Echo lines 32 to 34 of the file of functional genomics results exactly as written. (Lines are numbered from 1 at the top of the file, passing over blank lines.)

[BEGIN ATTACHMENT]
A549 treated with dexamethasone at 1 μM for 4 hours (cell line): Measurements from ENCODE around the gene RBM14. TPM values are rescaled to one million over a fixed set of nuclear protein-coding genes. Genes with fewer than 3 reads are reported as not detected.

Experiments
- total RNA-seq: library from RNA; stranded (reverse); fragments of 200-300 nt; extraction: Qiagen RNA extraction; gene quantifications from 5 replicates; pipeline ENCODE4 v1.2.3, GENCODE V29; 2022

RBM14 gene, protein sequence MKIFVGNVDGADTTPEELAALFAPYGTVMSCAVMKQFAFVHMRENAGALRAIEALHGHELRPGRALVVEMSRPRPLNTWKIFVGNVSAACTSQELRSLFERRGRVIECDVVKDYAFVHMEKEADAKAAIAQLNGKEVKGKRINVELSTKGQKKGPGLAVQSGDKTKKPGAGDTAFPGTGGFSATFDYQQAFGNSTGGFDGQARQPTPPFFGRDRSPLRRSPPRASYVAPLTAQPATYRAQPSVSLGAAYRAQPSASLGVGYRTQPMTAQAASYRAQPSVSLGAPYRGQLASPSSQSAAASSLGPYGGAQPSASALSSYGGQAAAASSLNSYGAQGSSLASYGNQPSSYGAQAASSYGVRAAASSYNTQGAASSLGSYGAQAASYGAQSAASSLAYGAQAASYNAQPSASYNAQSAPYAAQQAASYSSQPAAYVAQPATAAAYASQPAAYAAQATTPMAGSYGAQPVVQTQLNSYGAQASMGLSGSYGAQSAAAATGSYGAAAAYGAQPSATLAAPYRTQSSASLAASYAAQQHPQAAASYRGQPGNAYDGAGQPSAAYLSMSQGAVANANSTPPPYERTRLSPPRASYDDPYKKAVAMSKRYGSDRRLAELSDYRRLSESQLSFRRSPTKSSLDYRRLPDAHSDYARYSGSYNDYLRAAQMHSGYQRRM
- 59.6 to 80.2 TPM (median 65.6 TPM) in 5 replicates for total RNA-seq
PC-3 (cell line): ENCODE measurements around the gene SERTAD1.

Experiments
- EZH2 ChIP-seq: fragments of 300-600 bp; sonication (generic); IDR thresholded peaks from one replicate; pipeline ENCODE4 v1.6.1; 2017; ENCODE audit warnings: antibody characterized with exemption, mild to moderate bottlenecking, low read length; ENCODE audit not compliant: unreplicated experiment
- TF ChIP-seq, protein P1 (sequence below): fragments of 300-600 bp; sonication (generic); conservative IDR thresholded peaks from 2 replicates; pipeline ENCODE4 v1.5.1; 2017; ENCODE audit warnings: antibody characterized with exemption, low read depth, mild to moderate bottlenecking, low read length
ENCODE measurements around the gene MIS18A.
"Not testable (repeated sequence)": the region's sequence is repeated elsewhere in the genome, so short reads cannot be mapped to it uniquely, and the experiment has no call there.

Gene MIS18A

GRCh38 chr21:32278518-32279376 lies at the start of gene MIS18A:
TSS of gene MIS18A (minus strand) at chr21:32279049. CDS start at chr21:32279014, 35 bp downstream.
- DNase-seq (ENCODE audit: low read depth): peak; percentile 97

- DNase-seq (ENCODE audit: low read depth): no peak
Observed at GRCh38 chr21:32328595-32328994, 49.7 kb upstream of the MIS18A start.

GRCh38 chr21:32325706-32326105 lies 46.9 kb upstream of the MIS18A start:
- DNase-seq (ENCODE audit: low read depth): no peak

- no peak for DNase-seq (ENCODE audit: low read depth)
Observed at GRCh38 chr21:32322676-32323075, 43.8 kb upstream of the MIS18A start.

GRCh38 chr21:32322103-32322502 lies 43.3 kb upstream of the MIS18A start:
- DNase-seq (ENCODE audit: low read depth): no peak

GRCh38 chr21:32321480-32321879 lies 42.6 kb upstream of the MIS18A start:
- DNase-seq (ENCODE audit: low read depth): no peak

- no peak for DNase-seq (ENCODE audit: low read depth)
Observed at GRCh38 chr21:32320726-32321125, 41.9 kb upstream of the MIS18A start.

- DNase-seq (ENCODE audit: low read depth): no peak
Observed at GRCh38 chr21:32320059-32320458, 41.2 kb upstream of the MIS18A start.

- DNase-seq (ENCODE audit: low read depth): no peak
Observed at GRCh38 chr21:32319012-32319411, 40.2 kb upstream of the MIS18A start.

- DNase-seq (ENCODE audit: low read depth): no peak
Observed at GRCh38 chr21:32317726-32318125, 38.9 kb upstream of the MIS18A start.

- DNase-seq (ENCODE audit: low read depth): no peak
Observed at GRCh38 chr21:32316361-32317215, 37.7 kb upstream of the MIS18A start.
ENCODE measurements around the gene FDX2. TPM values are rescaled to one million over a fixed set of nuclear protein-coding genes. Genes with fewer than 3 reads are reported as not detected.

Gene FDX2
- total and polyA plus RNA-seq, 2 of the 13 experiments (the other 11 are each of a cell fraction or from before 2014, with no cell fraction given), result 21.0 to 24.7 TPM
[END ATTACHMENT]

- DNase-seq (ENCODE audit: low read depth): no peak
Observed at GRCh38 chr21:32317726-32318125, 38.9 kb upstream of the MIS18A start.

- DNase-seq (ENCODE audit: low read depth): no peak